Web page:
As we know the major scale's notes are based on a precise set of intervals between the notes.

Starting with the root note, the intervals of the major scale are a whole step, whole step, half step, whole step, whole step, half step.

E - root
F# - whole step up from E
G# - whole step up from F#
A - half step up from G#
B - whole step up from A
C# - whole step up from A
D# - whole step up from C#
E - half step up from D#

The notes on the left are the notes of the E major scale. When you see a song in the key of E major, there will be 4 sharps in the key signature derived from the sharps in that sequence.

Now to harmonize a major scale in chords you need to understand the chord that applies to each degree of the scale. These are the chords for the E major scale. THe intervals and respective chord tones are the same for every major scale so knowing this formula is key.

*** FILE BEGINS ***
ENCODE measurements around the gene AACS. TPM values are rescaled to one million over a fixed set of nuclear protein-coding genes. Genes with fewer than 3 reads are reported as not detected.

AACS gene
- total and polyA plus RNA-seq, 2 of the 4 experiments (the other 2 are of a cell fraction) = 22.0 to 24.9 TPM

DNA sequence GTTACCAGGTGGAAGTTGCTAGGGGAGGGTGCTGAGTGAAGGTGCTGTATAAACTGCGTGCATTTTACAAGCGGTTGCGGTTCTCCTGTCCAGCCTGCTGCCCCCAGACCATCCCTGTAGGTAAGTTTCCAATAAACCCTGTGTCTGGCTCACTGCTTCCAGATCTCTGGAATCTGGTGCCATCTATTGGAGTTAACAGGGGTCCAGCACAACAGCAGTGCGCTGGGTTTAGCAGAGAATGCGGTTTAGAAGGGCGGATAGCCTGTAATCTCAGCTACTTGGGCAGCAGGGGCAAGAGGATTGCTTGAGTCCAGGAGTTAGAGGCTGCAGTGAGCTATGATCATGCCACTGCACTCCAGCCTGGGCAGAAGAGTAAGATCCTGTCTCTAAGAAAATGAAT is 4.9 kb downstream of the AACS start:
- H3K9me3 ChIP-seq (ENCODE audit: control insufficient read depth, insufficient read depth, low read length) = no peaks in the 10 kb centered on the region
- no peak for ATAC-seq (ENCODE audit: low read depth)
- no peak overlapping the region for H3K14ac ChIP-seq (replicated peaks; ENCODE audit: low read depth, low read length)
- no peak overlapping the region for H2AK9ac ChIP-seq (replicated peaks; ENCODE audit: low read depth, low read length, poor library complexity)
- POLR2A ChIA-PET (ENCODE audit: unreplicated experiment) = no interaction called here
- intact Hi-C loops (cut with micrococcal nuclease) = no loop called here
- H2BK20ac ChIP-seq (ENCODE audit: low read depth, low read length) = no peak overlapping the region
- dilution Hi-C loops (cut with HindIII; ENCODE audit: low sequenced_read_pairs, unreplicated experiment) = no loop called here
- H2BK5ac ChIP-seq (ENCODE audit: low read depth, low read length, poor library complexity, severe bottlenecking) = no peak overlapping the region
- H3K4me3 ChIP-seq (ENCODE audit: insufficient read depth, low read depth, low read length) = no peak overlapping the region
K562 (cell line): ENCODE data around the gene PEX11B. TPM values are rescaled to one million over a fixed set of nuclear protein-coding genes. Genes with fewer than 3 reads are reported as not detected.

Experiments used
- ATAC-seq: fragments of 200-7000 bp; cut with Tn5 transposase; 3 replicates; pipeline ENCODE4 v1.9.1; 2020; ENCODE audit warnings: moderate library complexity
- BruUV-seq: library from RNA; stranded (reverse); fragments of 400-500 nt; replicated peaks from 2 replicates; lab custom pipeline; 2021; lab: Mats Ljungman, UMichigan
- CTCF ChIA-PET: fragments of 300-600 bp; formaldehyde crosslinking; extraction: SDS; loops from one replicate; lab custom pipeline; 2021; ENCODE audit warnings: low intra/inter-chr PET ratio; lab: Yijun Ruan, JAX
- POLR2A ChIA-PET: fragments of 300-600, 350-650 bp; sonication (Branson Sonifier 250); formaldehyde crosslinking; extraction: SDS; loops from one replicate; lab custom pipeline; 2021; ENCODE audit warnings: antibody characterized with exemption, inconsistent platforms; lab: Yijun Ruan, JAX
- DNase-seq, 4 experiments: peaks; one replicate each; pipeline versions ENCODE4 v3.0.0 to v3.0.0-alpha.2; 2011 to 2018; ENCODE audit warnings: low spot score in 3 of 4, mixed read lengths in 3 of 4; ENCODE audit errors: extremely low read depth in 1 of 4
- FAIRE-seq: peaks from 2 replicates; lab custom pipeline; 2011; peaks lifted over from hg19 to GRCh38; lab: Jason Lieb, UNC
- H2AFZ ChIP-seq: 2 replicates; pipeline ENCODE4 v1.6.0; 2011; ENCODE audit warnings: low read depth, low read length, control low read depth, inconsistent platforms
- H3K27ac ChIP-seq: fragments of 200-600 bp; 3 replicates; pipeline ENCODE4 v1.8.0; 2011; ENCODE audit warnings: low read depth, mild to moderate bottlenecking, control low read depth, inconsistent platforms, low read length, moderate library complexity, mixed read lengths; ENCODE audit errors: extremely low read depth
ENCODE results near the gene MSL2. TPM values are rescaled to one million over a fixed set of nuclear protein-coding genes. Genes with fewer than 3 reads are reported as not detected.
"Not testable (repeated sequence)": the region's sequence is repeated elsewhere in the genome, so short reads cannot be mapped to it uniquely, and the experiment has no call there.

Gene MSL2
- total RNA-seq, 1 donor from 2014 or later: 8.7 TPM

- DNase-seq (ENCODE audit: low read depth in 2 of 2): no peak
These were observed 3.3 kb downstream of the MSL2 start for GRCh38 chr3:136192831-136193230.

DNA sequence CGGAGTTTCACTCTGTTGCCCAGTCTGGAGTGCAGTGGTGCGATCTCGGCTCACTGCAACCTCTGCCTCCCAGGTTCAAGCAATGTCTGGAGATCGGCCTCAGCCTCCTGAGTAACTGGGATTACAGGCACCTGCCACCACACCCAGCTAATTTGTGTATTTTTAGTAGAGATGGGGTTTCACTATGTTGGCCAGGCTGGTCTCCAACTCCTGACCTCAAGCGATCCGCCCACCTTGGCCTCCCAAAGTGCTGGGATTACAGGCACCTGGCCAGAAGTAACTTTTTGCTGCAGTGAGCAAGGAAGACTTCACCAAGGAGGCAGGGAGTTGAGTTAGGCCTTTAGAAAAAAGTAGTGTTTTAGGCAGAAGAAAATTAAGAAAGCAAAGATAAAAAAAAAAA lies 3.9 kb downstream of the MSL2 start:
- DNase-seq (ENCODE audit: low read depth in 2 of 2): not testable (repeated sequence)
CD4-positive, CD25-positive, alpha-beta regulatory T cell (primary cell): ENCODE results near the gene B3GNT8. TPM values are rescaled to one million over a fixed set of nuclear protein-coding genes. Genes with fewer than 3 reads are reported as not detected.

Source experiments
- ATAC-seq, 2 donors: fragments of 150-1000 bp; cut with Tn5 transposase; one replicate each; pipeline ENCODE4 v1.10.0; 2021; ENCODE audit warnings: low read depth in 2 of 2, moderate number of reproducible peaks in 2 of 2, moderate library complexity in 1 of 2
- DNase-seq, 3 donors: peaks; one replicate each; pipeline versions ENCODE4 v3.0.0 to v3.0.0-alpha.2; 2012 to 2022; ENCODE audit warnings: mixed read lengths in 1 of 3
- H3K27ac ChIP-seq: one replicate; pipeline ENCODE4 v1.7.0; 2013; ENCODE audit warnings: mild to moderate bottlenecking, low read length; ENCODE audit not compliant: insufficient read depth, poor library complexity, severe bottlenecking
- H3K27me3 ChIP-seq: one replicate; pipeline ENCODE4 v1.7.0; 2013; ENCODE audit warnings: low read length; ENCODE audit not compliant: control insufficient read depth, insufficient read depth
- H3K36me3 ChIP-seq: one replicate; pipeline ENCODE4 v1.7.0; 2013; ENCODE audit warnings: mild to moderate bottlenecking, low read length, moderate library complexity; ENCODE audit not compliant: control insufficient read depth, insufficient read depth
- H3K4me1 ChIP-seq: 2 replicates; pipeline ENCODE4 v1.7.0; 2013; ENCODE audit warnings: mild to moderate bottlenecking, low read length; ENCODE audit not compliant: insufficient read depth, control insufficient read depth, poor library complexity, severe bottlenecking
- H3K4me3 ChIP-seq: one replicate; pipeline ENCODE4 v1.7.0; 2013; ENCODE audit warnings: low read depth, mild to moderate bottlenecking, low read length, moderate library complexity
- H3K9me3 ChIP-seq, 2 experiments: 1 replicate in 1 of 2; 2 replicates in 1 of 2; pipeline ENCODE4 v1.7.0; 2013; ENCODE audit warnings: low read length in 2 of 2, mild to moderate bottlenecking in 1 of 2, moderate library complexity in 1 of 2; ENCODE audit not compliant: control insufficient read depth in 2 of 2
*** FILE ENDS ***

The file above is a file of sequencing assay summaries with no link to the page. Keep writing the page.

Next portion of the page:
I = major
II = minor
III =minor
IV = major
V = dominant (for now we can also call it major)
VI = minor
VII = half diminished

For E major that's

E
F#m
G#m
A
B
C#m
D#o

The chords in bold are all of the chords that are in Sugaree. Essentially you can play the E major scale throughout the entire song. That is one way to look at it. The other way is to look at each chord as a different degree of the E major scale, and each degree is a different mode. Same notes, just a different title.

E = I = Ionian (major)
F# = II = Dorian
G# = III = Phrygian
A = IV = Lydian
B = V = Mixolydian
C# = VI = Aeolian
D#o = VII = Locrian

That is to say that E Ionian consists of the same notes as F# Dorian, G# Phrygian, and so on.